Thank you, Robin, for correctly identifying our porch birds, especially from those small photos on my blog. It always impresses me when people can do that! I've done my internet research and found out some interesting facts about mourning doves, so I am sharing them with you here. Most of the information is from the Cornell University website called "NestWatch".
1. They are monogamous and mate for life. (For better, for worse, for richer, for poorer...just like Joe and I.)
2. The father sits on the nest during the day, and the mother through the night. So it's usually the father that we see during the day. One parent bird is always with the hatchlings. Sounds extremely nurturing and sensible. I especially like that the fathers do 50% of the childcare.
3. They are a common species and live all over our continent (so you probably have one or two around your own front porch. Hang a few baskets and see what happens.)
4. Their flight is fast and bullet straight. But they eat seed off the ground which makes them vulnerable to cats and other predators. Wisely, they prefer to build their nests off the ground.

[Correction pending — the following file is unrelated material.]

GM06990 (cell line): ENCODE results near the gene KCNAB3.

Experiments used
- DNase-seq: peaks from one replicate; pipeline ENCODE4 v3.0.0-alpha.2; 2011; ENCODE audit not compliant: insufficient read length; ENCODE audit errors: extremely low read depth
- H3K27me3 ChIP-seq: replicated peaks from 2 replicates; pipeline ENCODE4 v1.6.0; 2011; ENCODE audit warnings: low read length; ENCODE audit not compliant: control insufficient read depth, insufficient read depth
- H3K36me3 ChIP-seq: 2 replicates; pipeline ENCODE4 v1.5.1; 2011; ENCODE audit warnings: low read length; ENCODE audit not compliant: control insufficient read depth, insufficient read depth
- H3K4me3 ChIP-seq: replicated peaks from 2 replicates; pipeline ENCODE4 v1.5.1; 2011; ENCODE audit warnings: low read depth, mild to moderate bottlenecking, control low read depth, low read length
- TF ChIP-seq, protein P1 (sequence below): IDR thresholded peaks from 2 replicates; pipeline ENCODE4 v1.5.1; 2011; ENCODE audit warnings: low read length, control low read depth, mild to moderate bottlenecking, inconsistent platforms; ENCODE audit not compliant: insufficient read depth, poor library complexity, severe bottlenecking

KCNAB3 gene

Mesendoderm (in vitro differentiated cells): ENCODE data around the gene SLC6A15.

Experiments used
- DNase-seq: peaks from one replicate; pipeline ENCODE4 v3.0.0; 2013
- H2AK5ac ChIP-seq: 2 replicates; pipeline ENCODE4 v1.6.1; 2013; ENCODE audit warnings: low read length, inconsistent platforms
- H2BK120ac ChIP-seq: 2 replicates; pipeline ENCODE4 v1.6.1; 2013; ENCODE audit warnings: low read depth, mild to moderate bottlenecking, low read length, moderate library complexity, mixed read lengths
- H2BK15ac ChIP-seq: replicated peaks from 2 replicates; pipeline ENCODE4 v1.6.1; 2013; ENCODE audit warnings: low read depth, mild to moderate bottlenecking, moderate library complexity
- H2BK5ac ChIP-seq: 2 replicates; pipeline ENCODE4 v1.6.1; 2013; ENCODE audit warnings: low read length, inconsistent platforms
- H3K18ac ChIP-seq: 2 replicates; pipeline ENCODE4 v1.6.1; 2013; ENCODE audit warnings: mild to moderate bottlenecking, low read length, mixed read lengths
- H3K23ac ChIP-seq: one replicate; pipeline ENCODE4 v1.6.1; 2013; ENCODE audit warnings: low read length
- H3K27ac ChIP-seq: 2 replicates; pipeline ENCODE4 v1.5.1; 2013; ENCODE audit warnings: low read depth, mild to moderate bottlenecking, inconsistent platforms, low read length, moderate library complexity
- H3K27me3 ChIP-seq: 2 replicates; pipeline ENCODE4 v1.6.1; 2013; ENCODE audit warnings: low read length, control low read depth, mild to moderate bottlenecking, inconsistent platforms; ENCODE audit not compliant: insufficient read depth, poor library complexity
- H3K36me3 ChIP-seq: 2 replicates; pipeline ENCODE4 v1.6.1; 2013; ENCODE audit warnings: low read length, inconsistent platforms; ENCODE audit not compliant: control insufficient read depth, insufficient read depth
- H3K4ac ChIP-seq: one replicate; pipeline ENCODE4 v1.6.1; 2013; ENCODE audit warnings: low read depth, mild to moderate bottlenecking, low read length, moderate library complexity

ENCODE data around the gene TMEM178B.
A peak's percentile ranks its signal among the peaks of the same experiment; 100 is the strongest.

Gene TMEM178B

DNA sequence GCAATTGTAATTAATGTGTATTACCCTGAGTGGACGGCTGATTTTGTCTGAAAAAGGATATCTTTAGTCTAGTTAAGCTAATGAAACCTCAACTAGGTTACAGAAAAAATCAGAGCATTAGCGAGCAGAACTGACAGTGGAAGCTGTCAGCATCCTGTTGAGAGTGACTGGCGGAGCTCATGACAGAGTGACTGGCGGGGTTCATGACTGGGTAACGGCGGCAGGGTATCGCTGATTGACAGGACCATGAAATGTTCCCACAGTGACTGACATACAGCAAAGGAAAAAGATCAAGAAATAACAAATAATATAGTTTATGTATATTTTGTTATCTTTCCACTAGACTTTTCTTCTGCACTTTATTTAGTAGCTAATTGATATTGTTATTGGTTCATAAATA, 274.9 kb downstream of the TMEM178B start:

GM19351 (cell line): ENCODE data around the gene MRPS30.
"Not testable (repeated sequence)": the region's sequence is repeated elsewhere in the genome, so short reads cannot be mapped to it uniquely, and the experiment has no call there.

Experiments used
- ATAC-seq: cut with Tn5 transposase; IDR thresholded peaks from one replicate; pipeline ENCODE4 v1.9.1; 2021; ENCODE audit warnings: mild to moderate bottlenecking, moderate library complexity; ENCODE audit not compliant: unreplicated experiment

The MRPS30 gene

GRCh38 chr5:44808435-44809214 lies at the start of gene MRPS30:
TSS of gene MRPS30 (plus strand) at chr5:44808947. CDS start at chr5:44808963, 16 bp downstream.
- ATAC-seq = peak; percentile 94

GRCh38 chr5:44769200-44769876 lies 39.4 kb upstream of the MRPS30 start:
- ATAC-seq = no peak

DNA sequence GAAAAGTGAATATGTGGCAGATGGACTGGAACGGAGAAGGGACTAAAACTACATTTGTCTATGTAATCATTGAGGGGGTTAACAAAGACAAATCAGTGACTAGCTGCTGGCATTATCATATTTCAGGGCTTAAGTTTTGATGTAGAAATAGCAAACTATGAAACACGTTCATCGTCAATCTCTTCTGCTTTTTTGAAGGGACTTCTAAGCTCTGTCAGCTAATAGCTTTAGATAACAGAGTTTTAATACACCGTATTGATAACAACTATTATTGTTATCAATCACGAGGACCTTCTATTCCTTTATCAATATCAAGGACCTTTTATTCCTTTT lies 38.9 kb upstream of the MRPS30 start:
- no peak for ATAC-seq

5. Their soft drawn out coos sound like laments, hence their name. It sounds like "woo-OO-oo-oo".
6. The chicks are cared for by their parents in the nest for 25-27 days. So we figure they will be here for about three more weeks.
7. The chicks will fledge (get their flying feathers ) 15 days after hatching. Perhaps one more week till that happens. They are soft little balls of gray down right now.
8. Their nests are flimsy platforms of twigs and sticks, and they lay two eggs at a time. I had seen a loose nest in the basket, but figured it was from early summer and the birds were long gone. Not so. They re-used their own previously built nest. Recyclers.
9. They have two or three nests a season. That explains the late summer nest, and also them being here all summer long. And they may be back next year. Once they find a spot, they stick to it. Next time, I'll be paying attention.
10. Due to its frequent breeding, and wide range across the continent, "Zenaida Macroura" is not considered an endangered species. Oh good. I can relax.